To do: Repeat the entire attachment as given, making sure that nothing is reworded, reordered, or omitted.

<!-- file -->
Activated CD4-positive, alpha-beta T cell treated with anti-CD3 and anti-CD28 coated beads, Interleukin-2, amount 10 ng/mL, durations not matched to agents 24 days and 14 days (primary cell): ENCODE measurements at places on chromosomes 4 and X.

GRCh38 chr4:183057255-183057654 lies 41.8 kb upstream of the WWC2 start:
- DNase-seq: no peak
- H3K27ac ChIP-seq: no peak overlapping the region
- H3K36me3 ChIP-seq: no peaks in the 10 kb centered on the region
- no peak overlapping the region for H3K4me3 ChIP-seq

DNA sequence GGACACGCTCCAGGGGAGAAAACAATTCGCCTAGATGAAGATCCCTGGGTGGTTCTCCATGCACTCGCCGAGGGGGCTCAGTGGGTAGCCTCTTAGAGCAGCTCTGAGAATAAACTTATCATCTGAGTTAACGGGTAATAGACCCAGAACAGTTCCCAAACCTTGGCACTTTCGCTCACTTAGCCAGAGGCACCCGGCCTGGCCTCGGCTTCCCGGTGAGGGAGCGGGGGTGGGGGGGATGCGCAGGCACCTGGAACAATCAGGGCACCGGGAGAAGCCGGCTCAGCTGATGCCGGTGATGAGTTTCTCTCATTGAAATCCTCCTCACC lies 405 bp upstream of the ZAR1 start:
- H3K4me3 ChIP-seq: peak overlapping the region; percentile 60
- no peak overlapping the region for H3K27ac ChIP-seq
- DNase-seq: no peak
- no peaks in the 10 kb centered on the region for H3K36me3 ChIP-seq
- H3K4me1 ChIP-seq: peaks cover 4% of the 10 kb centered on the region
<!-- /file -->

Activated CD4-positive, alpha-beta T cell treated with anti-CD3 and anti-CD28 coated beads, Interleukin-2, amount 10 ng/mL, durations not matched to agents 24 days and 14 days (primary cell): ENCODE measurements at places on chromosomes 4 and X.

GRCh38 chr4:183057255-183057654 lies 41.8 kb upstream of the WWC2 start:
- DNase-seq: no peak
- H3K27ac ChIP-seq: no peak overlapping the region
- H3K36me3 ChIP-seq: no peaks in the 10 kb centered on the region
- no peak overlapping the region for H3K4me3 ChIP-seq

DNA sequence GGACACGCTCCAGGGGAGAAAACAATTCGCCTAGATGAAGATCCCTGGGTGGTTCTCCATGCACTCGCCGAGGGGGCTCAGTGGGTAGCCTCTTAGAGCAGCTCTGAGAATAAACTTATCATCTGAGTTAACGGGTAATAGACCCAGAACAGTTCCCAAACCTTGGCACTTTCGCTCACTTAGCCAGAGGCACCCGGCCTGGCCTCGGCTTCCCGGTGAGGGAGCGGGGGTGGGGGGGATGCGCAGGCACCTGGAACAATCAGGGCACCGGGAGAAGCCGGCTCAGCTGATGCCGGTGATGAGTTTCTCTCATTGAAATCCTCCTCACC lies 405 bp upstream of the ZAR1 start:
- H3K4me3 ChIP-seq: peak overlapping the region; percentile 60
- no peak overlapping the region for H3K27ac ChIP-seq
- DNase-seq: no peak
- no peaks in the 10 kb centered on the region for H3K36me3 ChIP-seq
- H3K4me1 ChIP-seq: peaks cover 4% of the 10 kb centered on the region